Do you have a home?
Careful, Charlie. What's the Gaelic for Schadenfreude?
Charlie and Margie set out from Jedburgh
in the Borders
before travelling the breadth and length of Scotland
to reach journey's end at Hamilton, South Lanarkshire.
Today they begin in the middle of the country at Perth
and head towards the North Sea coast for an auction in Fife
at St Andrews.
The fair city of Perth, in central Scotland,
used to be known in medieval times
as "St John's Town",
after the parish kirk,
and somewhat confusingly,
the local football team, St Johnstone,
still bears that name.
-Have you ever been to Perth?
-Yeah, I love Perth.
I agree, especially down by the River Tay.
Plus Perth is the birthplace of proper Scottish movie star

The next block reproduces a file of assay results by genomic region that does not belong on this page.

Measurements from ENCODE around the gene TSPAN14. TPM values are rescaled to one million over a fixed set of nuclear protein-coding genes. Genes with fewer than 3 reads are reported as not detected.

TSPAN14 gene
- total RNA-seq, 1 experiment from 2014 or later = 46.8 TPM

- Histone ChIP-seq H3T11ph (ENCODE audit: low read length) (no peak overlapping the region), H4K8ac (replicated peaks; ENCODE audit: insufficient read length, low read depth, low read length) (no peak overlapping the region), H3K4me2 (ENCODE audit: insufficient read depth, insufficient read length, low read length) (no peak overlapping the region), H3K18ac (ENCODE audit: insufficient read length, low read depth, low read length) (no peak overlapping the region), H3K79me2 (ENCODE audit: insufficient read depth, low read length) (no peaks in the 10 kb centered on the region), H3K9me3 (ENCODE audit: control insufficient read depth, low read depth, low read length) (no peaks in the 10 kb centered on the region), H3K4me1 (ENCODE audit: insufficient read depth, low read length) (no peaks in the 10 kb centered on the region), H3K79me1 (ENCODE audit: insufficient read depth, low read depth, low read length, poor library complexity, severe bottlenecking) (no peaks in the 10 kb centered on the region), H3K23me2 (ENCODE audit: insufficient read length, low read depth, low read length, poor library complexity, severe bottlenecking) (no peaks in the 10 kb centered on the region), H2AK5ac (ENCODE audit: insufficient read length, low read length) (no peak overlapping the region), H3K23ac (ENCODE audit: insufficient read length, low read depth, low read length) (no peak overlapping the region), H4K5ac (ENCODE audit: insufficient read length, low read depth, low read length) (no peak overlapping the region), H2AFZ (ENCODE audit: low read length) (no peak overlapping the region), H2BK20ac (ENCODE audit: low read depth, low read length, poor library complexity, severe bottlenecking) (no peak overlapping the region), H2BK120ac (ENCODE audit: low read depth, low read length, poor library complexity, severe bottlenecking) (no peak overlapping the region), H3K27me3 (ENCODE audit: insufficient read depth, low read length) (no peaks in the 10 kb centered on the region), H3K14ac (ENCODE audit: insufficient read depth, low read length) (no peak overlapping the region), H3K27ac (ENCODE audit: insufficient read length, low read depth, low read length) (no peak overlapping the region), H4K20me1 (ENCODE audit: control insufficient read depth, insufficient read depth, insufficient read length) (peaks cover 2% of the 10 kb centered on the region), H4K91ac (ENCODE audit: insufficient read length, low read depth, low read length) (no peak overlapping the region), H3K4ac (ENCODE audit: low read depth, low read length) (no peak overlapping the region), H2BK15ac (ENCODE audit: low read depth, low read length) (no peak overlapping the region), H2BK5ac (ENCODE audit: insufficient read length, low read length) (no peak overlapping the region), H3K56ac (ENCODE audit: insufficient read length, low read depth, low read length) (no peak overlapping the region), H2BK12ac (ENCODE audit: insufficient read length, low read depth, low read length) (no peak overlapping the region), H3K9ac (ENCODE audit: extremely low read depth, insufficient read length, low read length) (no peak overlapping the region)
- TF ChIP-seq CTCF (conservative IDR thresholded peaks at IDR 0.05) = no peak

-There we go.
Let's go shopping!
Choose antiques, eh?
After you, darling, look at all this lot.
-Look add all these goodies!
-Wow, wow, wow!
Located in an old auction hall,
Love has over 40 stalls
selling a mix of antiques and vintage pieces.
There are quite a few dealers around, too,
as well as the manager, of course.
-And your name is?
-I'm going to have a good look round, so you're the man to call?
If negotiations are required.
Incidentally, just coming in,
I went past these rather splendid cannons.
I don't think the carriages have much age, do they?
But the barrels look wonderful!
Yeah, they're proper bronze.
-And they appear to be old.
All for the bargain price of £40.
-What, the pair?!
Could you go wrong?
Oh, he could, Mark.
If I waved £30 in your direction,
would you show me the door or would you say,
"Charlie, take them away."
I'd probably say, "35", and we might...
I thought you might say that, I should have said "20".